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Hardwood Floor Articles:

How to Know If You Have Wood Floors In Your House

Have you ever wished you had hardwood floors throughout your home but know that a new hardwood floor installation is out of your budget? Well, don’t give up hope yet. If you live in a house built before the 1970s, there is almost certainly hardwood underneath that dingy carpet.

Old wood floors
Old Maple floors in need of restoring

Although there is no hard and fast rule for knowing what kind of wood is in your home, judging only by its age, some strong tendencies coincide with the period of homes in Fargo and Moorhead.

Pre 1950's

There were few other options other than hardwood flooring in these homes. If you live in a pre-1950s home, unless someone has torn the floors out at some point, you have hardwood in your home! Although it is not uncommon for the kitchens and baths to have had the hardwood removed due to water damage, we rarely see hardwood removed in the other areas of the house.

  1. Living, Dining, Bedroom: Tend to have maple floors, occasionally red oak and white oak. (These older homes occasionally had Birds-Eye maple; however, Birds-Eye floors were often 3/8″ thick instead of 3/4.” If the floor is in good enough shape, you can get a sanding out 3/8″ thick flooring, but only one.)
  2. Kitchen, Upper Level: Tend to be Douglas fir which is softer than maple but looks beautiful when coated natural. Douglas Fir is always 3 1/4″ wide. Sometimes they continued the maple or oak throughout the kitchen and upper level on the more expensive homes.
  3. Staircase: Douglas Fir tends to be found in the smaller homes and oak in the larger, more expensive homes. Occasionally they used yellow birch for the staircase, which looks almost identical to maple, but a bit softer.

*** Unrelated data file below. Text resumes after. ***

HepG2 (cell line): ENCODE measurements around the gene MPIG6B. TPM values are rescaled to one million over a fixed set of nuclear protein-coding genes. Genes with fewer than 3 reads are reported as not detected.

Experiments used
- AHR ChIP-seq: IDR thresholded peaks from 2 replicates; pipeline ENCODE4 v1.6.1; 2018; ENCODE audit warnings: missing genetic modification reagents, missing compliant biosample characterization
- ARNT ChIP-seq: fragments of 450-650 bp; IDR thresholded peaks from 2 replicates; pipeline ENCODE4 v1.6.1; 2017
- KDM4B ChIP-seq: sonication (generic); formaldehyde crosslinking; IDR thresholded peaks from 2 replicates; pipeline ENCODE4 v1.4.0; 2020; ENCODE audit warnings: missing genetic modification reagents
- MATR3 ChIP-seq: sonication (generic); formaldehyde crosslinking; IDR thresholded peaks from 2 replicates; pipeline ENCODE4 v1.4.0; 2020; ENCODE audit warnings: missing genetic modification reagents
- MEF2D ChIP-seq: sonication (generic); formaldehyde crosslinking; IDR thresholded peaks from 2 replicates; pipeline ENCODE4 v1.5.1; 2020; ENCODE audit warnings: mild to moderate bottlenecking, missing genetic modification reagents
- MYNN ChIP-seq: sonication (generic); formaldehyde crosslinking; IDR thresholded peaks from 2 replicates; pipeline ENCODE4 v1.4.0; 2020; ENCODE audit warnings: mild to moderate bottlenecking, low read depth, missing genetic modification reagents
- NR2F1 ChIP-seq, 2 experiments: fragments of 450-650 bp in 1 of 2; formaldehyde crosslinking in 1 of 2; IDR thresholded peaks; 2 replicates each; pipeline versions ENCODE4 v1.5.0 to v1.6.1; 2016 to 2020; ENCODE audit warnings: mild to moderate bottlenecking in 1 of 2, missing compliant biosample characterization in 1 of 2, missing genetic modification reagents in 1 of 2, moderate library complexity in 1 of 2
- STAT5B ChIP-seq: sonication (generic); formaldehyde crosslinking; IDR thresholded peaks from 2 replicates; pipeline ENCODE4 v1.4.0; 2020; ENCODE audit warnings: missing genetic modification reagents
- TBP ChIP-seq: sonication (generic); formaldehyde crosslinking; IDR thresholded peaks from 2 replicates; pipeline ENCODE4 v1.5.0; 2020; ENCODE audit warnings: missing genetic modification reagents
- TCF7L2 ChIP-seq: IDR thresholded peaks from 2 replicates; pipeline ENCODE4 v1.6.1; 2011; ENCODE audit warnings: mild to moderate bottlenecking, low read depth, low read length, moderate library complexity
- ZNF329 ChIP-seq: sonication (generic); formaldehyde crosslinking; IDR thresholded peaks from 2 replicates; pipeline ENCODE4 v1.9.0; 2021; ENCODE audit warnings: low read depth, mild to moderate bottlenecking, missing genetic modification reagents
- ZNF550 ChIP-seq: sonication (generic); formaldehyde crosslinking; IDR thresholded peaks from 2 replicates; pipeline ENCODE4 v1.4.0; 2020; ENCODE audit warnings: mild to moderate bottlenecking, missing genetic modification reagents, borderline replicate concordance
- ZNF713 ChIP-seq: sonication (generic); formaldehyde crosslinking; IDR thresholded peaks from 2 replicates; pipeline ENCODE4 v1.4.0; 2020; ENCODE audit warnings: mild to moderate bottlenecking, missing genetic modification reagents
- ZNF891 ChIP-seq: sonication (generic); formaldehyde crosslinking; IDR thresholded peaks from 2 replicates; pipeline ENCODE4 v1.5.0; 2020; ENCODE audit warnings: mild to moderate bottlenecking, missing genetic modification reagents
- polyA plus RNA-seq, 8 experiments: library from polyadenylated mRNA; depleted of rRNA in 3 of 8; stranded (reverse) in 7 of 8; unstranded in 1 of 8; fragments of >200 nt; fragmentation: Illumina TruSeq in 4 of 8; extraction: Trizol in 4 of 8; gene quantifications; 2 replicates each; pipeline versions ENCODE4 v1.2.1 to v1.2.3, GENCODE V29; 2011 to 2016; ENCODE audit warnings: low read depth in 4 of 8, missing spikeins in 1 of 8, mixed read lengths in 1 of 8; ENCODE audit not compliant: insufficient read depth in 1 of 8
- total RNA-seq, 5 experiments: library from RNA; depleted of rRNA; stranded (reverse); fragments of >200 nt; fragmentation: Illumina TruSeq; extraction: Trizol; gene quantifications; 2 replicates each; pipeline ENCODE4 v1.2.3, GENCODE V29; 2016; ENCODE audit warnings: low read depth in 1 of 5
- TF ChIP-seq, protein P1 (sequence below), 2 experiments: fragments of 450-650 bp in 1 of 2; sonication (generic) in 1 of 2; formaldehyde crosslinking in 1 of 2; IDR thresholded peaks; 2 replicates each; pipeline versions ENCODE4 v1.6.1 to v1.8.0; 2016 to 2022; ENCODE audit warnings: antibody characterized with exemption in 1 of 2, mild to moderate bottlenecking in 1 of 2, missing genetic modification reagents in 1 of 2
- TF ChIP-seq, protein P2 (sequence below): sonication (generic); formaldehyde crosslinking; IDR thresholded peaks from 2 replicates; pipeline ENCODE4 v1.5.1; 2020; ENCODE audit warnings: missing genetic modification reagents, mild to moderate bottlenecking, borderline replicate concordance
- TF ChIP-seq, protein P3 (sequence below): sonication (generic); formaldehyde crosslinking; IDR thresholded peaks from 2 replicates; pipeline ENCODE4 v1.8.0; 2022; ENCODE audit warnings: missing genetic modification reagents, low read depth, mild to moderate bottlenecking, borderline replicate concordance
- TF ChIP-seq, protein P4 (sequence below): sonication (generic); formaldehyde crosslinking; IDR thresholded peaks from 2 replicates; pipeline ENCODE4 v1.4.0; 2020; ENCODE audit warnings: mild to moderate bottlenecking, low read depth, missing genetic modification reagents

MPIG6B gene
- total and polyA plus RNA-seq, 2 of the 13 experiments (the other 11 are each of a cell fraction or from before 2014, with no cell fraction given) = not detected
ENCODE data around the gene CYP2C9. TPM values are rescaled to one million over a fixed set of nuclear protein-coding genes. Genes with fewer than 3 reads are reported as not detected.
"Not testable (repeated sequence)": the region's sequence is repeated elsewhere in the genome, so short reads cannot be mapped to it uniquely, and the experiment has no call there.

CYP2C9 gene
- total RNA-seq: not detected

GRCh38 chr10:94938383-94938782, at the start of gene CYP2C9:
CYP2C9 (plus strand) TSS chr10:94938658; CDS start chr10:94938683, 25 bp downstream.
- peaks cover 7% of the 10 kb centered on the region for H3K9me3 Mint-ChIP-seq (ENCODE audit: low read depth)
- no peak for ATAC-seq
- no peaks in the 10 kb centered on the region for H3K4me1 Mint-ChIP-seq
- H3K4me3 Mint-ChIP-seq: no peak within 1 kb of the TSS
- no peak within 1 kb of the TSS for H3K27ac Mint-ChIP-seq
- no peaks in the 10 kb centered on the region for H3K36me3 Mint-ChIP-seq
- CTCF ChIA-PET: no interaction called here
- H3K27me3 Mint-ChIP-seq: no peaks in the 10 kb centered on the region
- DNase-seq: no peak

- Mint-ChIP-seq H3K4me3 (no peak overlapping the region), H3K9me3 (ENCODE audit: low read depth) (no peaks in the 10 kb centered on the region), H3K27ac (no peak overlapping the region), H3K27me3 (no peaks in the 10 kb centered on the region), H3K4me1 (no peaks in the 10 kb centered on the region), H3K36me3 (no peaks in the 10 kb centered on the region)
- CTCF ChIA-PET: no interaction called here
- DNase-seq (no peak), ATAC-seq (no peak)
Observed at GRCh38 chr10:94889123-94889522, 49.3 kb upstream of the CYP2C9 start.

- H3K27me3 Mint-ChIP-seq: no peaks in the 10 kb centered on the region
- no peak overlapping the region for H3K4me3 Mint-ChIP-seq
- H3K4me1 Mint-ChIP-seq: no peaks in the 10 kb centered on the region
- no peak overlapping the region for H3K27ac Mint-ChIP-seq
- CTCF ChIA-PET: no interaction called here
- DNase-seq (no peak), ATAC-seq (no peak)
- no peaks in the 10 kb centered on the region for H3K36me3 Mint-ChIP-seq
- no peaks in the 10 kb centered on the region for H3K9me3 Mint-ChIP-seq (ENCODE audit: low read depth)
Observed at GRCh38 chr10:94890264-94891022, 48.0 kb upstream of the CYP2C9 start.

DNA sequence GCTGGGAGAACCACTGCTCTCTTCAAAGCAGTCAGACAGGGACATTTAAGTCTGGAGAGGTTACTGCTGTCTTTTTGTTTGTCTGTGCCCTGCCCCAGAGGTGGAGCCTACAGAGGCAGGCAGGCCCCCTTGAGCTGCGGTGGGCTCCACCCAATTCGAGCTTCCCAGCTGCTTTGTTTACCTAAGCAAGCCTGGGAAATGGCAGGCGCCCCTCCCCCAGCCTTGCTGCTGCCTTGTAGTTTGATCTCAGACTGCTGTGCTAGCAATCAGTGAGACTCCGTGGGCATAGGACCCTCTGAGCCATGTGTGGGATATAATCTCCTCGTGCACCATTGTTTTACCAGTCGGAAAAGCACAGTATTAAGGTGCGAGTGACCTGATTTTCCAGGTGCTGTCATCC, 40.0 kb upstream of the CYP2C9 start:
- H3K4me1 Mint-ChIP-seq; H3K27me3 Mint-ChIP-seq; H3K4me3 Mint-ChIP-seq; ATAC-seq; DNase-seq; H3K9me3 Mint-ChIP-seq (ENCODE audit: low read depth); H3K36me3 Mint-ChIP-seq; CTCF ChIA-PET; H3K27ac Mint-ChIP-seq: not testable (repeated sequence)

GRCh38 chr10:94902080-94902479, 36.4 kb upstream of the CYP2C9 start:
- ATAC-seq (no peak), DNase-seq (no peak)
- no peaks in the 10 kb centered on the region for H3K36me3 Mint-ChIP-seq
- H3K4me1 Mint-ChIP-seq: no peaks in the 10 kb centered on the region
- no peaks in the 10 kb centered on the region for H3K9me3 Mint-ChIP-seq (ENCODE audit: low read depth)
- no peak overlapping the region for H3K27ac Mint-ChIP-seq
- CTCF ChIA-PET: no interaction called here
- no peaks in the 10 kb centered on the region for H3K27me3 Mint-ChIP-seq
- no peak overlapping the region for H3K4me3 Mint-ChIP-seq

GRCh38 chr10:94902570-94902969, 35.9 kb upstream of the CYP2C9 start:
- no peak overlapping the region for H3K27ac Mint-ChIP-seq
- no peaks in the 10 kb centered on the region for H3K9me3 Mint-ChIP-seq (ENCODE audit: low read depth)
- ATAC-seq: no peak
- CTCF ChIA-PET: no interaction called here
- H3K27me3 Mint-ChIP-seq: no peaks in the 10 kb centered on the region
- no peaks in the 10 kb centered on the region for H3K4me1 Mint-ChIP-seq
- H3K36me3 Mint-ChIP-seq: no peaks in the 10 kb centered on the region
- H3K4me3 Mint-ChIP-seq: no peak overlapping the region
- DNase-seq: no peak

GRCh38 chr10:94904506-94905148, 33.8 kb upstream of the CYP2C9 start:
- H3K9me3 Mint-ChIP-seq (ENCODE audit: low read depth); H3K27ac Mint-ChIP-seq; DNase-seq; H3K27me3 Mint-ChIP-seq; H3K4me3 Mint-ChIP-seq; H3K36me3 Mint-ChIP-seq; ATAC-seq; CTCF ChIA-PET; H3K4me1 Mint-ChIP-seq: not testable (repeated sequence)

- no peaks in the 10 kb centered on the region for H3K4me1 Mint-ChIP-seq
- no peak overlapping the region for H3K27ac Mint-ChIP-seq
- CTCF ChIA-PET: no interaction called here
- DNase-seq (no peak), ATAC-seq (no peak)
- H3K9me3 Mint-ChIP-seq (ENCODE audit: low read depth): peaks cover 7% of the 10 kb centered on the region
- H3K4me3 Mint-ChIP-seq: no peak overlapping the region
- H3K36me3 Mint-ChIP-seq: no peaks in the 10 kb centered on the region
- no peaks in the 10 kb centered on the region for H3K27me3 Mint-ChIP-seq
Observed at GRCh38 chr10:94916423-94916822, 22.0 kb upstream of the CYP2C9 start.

Douglas Fir floors after restoration
Douglas Fir floors were popular in Fargo pre-1950's

1950's and 1960's

Although other products such as linoleum were starting to get popular, houses in this era still predominantly used hardwood for flooring. As a result, 1 1/2″ red and white oak strip flooring was by far the dominant trend. The floors are either strictly red or white oak or a mix of both species.

  1. Living, Dining, Bedroom: 1 1/2″ red or white oak. Occasionally we find 2 1/2″ red oak, but very seldom do we find maple.
  2. Kitchen: By this point, kitchens moved to linoleum due to its ability to handle water and traffic. It’s uncommon for the kitchens to have hardwood.
  3. Upper Level: Although most of the 1950s and 60s houses were ramblers, we find some two-story construction as well. Usually, the same hardwood on the main level was in the upper level.
  4. Staircase: Almost always red oak.
Waterbased wood floor finish
Above is a 1960's oak floor after sanding and refinishing

1970's and 80's

These are the dark ages of hardwood flooring. Unfortunately, hardwood was not a trend, and you will most likely not find hardwood under your carpet in these homes.

It should be noted that cork flooring is found in houses of all ages and can be refinished just like wood. It’s not common, but we find it occasionally, mainly in dining areas.

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